The retirement system for the feds is a little bit confusing. Is it a 5% contribution rate? If so that is a really good deal. I pay double that in my local government.
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Old 06-23-2019, 12:38 AM
 
10,058 posts, read 4,648,803 times
Reputation: 15280
Quote:
Originally Posted by Prickly Pear View Post
Assuming I never get a promotion or a raise over the next 26 years (I’d like to assume I’d get both of those things) I would get roughly $1000/month. For the rest of my life.

If I wait until 55 to retire, that would more than double to $2800/month. This is already more than my current take home pay.
No it would be less assuming you get raises too. 26 years of inflation would cut it by nearly half. The pension estimate calculators don't tend include inflation adjustments even while they calculate the "growth" or it uses a flat inflation rate
Quote:
The retirement system for the feds is a little bit confusing. Is it a 5% contribution rate? If so that is a really good deal. I pay double that in my local government.
They put in 1% automatically but you need to put in your own money to get to the full 5%. So you put away 6% to get the 5% matching. This is on top of the current 4.4% for fers on new employees. Basically they are forced to put 10% into retirement to get full benefits.

In real terms, a $70k fed job would be a $100k private sector job depending on how you value the pension. But the federal work is living on $60k/year to get full benefits. This is what I meant before that in the early retirement people, if they saved $40k/year, they could retire a lot earlier than the comparable government worker for the same amount of retirement dollars. This isn't even counting if either workers are putting more towards retirement but only to meet the fers and 5% matching.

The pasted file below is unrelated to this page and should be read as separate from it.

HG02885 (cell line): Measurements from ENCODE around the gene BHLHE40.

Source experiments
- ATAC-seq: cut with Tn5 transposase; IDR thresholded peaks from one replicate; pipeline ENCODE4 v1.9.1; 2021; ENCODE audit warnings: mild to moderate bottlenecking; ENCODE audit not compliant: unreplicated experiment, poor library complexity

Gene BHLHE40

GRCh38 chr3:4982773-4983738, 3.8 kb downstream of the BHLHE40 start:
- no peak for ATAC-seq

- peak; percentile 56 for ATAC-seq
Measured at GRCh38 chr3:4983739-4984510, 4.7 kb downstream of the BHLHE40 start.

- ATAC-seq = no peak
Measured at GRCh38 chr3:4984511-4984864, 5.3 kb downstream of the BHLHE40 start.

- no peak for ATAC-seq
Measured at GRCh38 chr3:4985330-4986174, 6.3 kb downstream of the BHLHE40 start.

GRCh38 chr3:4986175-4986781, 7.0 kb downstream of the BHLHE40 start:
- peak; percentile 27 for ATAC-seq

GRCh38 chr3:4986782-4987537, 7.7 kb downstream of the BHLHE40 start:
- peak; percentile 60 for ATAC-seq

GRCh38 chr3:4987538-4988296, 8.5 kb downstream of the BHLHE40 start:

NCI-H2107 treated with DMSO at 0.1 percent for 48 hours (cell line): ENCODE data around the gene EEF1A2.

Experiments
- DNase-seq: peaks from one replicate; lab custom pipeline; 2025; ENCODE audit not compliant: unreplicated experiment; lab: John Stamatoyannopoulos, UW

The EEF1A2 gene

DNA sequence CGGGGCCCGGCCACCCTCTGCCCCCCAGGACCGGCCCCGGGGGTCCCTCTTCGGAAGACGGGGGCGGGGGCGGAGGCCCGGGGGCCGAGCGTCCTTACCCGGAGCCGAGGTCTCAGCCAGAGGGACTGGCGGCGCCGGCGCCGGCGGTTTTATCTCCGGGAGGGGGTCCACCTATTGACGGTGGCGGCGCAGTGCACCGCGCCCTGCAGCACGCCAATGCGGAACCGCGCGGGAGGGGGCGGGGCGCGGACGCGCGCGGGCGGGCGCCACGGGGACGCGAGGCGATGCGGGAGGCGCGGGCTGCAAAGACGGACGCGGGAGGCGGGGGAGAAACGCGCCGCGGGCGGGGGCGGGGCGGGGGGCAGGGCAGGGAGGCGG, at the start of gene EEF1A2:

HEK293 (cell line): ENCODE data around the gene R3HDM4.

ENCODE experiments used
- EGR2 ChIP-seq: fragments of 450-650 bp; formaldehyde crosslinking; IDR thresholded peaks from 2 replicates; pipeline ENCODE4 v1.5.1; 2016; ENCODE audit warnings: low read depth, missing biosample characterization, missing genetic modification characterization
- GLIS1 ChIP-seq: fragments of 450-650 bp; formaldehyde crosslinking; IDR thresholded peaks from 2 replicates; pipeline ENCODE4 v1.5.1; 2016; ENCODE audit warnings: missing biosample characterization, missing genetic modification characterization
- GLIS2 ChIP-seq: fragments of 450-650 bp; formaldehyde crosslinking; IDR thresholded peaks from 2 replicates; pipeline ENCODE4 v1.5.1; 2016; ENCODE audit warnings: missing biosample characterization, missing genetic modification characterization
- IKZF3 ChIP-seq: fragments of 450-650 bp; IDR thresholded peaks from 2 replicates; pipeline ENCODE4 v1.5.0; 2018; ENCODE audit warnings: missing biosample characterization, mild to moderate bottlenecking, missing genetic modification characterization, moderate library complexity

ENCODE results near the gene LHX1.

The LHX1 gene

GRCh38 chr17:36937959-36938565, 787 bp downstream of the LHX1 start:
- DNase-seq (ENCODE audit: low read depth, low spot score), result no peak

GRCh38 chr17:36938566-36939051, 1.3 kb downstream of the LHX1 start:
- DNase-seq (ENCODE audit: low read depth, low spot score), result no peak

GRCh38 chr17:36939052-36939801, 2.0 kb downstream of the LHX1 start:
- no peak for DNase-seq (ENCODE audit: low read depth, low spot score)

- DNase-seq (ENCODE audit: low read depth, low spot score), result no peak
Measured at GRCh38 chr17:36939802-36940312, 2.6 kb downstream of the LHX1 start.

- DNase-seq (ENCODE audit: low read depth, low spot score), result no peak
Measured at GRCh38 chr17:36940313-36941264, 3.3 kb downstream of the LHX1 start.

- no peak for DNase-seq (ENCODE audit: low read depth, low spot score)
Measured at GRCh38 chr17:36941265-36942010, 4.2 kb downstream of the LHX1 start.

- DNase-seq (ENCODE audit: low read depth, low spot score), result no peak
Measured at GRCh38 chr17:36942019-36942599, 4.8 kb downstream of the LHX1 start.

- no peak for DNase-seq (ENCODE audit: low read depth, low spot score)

The golden handcuffs are only golden for people who can't do basic retirement planning and need someone else to do it for them
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Old 06-23-2019, 12:57 AM
 
6,875 posts, read 7,267,992 times
Reputation: 9785
As with anything -- and don't jab me for stating the obvious -- some people feel there are trade off worth making others don't. And still others don't see the considerations as trade offs at all.

A person who's been laid off twice in the past 5 years, and been unemployed for 6 months each time before finding a new job (at whatever pay), sure as heck might be willing to take a pay cut for the "stability" of gov't work. And I think it is fair to say that the majority of people would say gov't work is seen as more stable than private sector jobs. In many places, especially if you aren't covered by a union, I'd say job security in the private sector is not as "secure" as any gov't job, from city, county, state on up.
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Old 06-23-2019, 01:06 AM
 
10,058 posts, read 4,648,803 times
Reputation: 15280
No I get the trade offs, I'm saying that retirement benefits aren't better because of the pension, it is a result of a trade off of letting the government do the retirement planning. The private sector worker can have as nice a retirement too if they planned it out.

But to turn it sideways, more younger people seem to leave the fed jobs than stick around. They take the money in private sector and say they can put it to use better themselves.
https://apolitical.co/solution_artic...s-getting-old/

Wonder how many people on CD that want the fed job would even stick around once they got it